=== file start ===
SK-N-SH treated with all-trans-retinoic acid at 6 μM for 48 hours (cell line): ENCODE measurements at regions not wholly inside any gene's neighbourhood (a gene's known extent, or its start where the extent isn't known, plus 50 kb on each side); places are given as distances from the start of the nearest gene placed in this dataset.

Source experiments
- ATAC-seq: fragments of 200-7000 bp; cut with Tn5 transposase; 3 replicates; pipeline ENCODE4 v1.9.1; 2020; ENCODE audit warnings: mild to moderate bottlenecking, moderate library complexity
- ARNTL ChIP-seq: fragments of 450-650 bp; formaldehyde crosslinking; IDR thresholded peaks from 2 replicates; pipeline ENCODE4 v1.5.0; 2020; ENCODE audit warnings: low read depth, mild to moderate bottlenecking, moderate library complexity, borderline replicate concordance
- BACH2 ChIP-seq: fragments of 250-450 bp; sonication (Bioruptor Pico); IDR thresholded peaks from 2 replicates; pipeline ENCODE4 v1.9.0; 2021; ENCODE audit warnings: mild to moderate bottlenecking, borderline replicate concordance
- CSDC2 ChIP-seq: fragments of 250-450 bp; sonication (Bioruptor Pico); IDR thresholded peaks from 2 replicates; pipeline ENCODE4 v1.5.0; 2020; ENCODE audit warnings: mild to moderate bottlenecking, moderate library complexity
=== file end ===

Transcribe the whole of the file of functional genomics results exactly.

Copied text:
SK-N-SH treated with all-trans-retinoic acid at 6 μM for 48 hours (cell line): ENCODE measurements at regions not wholly inside any gene's neighbourhood (a gene's known extent, or its start where the extent isn't known, plus 50 kb on each side); places are given as distances from the start of the nearest gene placed in this dataset.

Source experiments
- ATAC-seq: fragments of 200-7000 bp; cut with Tn5 transposase; 3 replicates; pipeline ENCODE4 v1.9.1; 2020; ENCODE audit warnings: mild to moderate bottlenecking, moderate library complexity
- ARNTL ChIP-seq: fragments of 450-650 bp; formaldehyde crosslinking; IDR thresholded peaks from 2 replicates; pipeline ENCODE4 v1.5.0; 2020; ENCODE audit warnings: low read depth, mild to moderate bottlenecking, moderate library complexity, borderline replicate concordance
- BACH2 ChIP-seq: fragments of 250-450 bp; sonication (Bioruptor Pico); IDR thresholded peaks from 2 replicates; pipeline ENCODE4 v1.9.0; 2021; ENCODE audit warnings: mild to moderate bottlenecking, borderline replicate concordance
- CSDC2 ChIP-seq: fragments of 250-450 bp; sonication (Bioruptor Pico); IDR thresholded peaks from 2 replicates; pipeline ENCODE4 v1.5.0; 2020; ENCODE audit warnings: mild to moderate bottlenecking, moderate library complexity